PHOENIX — The Phoenix Suns finally got that offer sheet signed by New Orleans restricted free agent Eric Gordon, the team announced today.
The Hornets will have three days to match the four-year, $58 million offer, something that ESPN’s Ric Bucher said they would do. The news came in a few hours after Suns president of basketball operations Lon Babby said there were “no meaningful discussions” regarding a sign-and-trade for the 6-foot-3 guard prior to the offer sheet being signed.
“They didn’t really want to engage in those discussions,” said Babby, who held a press conference on Wednesday afternoon to talk about the Steve Nash trade to the Los Angeles Lakers.
Babby didn’t hint at knowing whether the Hornets would match the offer.
“We’ll see what they do,” he said. “We’re a pretty carefully prepared bunch … and we just have to play it out. We know the risks associated with it and have our plans mapped out accordingly to hopefully getting Eric.
“If they for some reason decide to match despite his desires to be here, then we will be ready to move in that direction,” Babby added. “There’s certainly a disadvantage to having your money tied up, but those are the rules.”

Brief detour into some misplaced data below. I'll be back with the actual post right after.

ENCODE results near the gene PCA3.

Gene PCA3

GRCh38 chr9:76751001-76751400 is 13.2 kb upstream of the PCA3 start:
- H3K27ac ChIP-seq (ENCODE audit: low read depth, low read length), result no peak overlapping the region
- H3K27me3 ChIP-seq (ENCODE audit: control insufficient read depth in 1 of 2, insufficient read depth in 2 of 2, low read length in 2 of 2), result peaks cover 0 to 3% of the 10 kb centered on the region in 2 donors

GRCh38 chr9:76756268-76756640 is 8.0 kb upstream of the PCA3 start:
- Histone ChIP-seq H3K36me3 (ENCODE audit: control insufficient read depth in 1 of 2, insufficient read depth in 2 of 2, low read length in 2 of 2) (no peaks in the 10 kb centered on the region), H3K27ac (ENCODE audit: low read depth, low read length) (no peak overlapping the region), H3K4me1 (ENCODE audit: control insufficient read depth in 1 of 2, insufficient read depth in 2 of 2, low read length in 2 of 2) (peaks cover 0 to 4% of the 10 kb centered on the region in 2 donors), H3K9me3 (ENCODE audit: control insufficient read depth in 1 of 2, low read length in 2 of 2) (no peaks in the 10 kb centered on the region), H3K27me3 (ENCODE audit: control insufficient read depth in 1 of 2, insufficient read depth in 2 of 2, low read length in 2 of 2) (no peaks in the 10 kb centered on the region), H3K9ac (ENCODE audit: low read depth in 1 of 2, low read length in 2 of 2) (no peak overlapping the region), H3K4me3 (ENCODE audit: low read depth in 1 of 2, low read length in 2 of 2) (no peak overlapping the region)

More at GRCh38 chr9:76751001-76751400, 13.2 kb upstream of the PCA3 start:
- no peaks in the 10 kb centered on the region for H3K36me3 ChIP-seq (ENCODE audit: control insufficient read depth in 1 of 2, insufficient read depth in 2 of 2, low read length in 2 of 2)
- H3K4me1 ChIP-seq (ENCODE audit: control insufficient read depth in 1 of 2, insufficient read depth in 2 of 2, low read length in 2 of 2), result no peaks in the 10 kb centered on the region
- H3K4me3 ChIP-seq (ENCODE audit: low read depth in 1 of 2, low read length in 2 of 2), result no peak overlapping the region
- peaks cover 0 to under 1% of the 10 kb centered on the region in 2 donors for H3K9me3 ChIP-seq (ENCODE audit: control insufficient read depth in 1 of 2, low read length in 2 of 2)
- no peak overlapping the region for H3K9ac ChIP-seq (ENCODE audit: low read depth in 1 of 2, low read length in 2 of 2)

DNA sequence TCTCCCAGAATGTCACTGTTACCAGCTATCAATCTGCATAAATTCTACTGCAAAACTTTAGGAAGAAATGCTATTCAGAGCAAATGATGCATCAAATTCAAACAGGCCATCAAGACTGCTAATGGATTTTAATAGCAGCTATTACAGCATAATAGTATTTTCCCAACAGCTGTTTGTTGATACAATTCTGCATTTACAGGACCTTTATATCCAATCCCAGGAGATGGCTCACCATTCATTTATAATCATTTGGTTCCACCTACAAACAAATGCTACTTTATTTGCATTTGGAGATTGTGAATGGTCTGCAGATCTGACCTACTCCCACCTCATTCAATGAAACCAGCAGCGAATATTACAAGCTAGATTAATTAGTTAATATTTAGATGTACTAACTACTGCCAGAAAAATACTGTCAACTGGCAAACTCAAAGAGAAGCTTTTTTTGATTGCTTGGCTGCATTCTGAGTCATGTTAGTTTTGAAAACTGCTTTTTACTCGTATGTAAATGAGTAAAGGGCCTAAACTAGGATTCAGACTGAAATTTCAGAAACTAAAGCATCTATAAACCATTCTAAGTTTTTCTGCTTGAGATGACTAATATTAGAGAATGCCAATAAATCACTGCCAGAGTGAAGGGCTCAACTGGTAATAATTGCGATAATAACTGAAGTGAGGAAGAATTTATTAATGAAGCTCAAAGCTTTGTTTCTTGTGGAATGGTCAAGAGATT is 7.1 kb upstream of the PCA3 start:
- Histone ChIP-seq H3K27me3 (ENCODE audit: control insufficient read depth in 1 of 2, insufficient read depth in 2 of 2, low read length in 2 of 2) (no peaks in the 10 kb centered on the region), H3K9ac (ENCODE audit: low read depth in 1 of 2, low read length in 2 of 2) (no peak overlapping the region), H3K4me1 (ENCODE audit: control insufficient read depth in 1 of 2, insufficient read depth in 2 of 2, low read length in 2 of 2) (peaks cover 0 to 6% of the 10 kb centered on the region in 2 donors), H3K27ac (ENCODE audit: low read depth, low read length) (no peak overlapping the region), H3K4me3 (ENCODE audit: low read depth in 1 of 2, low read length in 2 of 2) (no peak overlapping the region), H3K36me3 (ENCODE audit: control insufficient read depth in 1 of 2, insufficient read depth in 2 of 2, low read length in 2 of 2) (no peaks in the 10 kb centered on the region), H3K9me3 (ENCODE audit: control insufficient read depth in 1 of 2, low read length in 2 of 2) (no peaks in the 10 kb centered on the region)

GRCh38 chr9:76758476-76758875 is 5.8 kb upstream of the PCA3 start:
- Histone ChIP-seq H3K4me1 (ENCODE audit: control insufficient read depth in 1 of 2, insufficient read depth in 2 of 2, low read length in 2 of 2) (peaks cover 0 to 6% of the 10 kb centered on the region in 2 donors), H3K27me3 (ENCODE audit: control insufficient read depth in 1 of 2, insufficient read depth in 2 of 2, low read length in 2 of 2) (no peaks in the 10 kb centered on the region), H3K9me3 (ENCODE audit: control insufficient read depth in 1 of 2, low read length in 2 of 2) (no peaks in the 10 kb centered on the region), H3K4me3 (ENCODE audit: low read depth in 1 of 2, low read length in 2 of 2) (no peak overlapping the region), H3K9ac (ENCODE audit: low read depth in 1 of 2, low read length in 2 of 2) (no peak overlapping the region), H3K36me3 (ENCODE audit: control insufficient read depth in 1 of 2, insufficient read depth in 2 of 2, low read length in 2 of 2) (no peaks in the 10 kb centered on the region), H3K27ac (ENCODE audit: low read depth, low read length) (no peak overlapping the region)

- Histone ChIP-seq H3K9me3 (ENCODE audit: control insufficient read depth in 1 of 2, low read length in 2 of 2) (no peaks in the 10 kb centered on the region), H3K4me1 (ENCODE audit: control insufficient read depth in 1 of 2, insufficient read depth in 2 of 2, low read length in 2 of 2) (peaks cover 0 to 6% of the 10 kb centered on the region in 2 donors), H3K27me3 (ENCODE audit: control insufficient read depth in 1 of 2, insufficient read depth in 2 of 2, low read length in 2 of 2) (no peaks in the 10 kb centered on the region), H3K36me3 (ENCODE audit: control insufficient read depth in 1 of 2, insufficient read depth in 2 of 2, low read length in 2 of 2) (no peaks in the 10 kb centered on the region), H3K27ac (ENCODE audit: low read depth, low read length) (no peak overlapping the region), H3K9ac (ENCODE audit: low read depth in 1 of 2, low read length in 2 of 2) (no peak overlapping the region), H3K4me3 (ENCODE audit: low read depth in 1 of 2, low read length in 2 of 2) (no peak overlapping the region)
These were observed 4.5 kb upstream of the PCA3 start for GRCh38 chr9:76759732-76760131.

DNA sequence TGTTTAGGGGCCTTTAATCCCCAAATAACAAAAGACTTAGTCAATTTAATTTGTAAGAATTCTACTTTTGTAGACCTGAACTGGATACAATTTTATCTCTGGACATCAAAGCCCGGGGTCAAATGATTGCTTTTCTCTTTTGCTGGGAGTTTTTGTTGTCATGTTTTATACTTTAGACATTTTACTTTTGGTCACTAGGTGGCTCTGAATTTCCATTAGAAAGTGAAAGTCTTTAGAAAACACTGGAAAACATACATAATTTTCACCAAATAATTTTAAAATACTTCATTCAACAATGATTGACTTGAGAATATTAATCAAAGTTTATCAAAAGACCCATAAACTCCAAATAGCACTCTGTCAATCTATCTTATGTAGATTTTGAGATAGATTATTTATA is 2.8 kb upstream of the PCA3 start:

At the earlier presser, Babby expressed his pleasure with the recruitment of Gordon. Whether New Orleans matches or not, the signed offer sheet will undoubtedly be used as proof that the Suns’ front office can recruit free agents to the desert.
And in what is the first regularly-scheduled offseason with Babby and general manager Lance Blanks running the show, the recruiting pitch to Gordon — perhaps the second-best free agent target behind Deron Williams — can be viewed as a positive sign.
“At the time Lance and I have been here, we have done everything we can to enhance those things that make this a player-friendly environment,” Babby said. “We were just champing at the bit to present our case to free agents. Eric Gordon was really the first one who came in.
Added Babby: “We made our recruiting pitch, we presented who were were as an organization, we introduced him to Robert (Sarver), we introduced him to our staff, our entire organization rallied around the entire effort. They met him on the street, we delivered materials to him, but most importantly, he got the sense how badly he was wanted here. He left wanting to be here, and expressing that his heart was in Phoenix, I think was the phrase he used.”
Of course, the success will be significantly better for Phoenix if Eric Gordon is walking through those US Airways Center doors in the coming week.